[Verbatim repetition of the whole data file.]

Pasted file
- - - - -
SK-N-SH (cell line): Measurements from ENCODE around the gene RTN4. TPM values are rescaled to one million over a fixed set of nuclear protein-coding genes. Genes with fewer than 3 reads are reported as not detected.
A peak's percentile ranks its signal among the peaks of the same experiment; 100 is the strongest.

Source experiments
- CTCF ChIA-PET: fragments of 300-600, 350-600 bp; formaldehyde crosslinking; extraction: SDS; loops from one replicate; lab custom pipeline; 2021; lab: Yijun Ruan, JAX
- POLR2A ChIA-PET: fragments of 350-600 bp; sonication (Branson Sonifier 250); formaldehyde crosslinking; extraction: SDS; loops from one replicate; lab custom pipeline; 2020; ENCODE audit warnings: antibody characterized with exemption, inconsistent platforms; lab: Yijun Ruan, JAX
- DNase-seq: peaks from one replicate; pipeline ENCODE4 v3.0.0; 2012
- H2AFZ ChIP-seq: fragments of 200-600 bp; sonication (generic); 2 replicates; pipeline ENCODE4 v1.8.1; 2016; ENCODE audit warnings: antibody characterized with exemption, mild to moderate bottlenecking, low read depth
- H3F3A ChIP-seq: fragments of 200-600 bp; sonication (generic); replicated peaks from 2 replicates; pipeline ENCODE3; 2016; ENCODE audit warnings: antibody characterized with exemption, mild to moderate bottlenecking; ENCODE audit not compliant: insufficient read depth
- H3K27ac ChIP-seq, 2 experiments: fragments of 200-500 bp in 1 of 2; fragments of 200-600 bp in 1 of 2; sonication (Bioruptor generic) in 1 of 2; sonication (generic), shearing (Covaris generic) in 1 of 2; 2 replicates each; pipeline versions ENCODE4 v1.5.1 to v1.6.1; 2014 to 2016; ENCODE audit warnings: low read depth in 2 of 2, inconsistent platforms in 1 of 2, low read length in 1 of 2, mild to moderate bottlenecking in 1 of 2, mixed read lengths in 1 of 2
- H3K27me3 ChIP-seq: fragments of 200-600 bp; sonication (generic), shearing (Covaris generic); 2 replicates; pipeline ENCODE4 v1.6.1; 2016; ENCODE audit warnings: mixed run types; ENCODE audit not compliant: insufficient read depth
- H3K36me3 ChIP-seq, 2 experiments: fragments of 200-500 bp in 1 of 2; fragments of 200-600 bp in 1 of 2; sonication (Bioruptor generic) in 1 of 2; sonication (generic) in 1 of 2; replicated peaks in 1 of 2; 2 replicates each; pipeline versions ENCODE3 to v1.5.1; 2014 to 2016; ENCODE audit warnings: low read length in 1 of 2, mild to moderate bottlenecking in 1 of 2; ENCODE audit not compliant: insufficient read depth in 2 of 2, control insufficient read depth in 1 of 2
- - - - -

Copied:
SK-N-SH (cell line): Measurements from ENCODE around the gene RTN4. TPM values are rescaled to one million over a fixed set of nuclear protein-coding genes. Genes with fewer than 3 reads are reported as not detected.
A peak's percentile ranks its signal among the peaks of the same experiment; 100 is the strongest.

Source experiments
- CTCF ChIA-PET: fragments of 300-600, 350-600 bp; formaldehyde crosslinking; extraction: SDS; loops from one replicate; lab custom pipeline; 2021; lab: Yijun Ruan, JAX
- POLR2A ChIA-PET: fragments of 350-600 bp; sonication (Branson Sonifier 250); formaldehyde crosslinking; extraction: SDS; loops from one replicate; lab custom pipeline; 2020; ENCODE audit warnings: antibody characterized with exemption, inconsistent platforms; lab: Yijun Ruan, JAX
- DNase-seq: peaks from one replicate; pipeline ENCODE4 v3.0.0; 2012
- H2AFZ ChIP-seq: fragments of 200-600 bp; sonication (generic); 2 replicates; pipeline ENCODE4 v1.8.1; 2016; ENCODE audit warnings: antibody characterized with exemption, mild to moderate bottlenecking, low read depth
- H3F3A ChIP-seq: fragments of 200-600 bp; sonication (generic); replicated peaks from 2 replicates; pipeline ENCODE3; 2016; ENCODE audit warnings: antibody characterized with exemption, mild to moderate bottlenecking; ENCODE audit not compliant: insufficient read depth
- H3K27ac ChIP-seq, 2 experiments: fragments of 200-500 bp in 1 of 2; fragments of 200-600 bp in 1 of 2; sonication (Bioruptor generic) in 1 of 2; sonication (generic), shearing (Covaris generic) in 1 of 2; 2 replicates each; pipeline versions ENCODE4 v1.5.1 to v1.6.1; 2014 to 2016; ENCODE audit warnings: low read depth in 2 of 2, inconsistent platforms in 1 of 2, low read length in 1 of 2, mild to moderate bottlenecking in 1 of 2, mixed read lengths in 1 of 2
- H3K27me3 ChIP-seq: fragments of 200-600 bp; sonication (generic), shearing (Covaris generic); 2 replicates; pipeline ENCODE4 v1.6.1; 2016; ENCODE audit warnings: mixed run types; ENCODE audit not compliant: insufficient read depth
- H3K36me3 ChIP-seq, 2 experiments: fragments of 200-500 bp in 1 of 2; fragments of 200-600 bp in 1 of 2; sonication (Bioruptor generic) in 1 of 2; sonication (generic) in 1 of 2; replicated peaks in 1 of 2; 2 replicates each; pipeline versions ENCODE3 to v1.5.1; 2014 to 2016; ENCODE audit warnings: low read length in 1 of 2, mild to moderate bottlenecking in 1 of 2; ENCODE audit not compliant: insufficient read depth in 2 of 2, control insufficient read depth in 1 of 2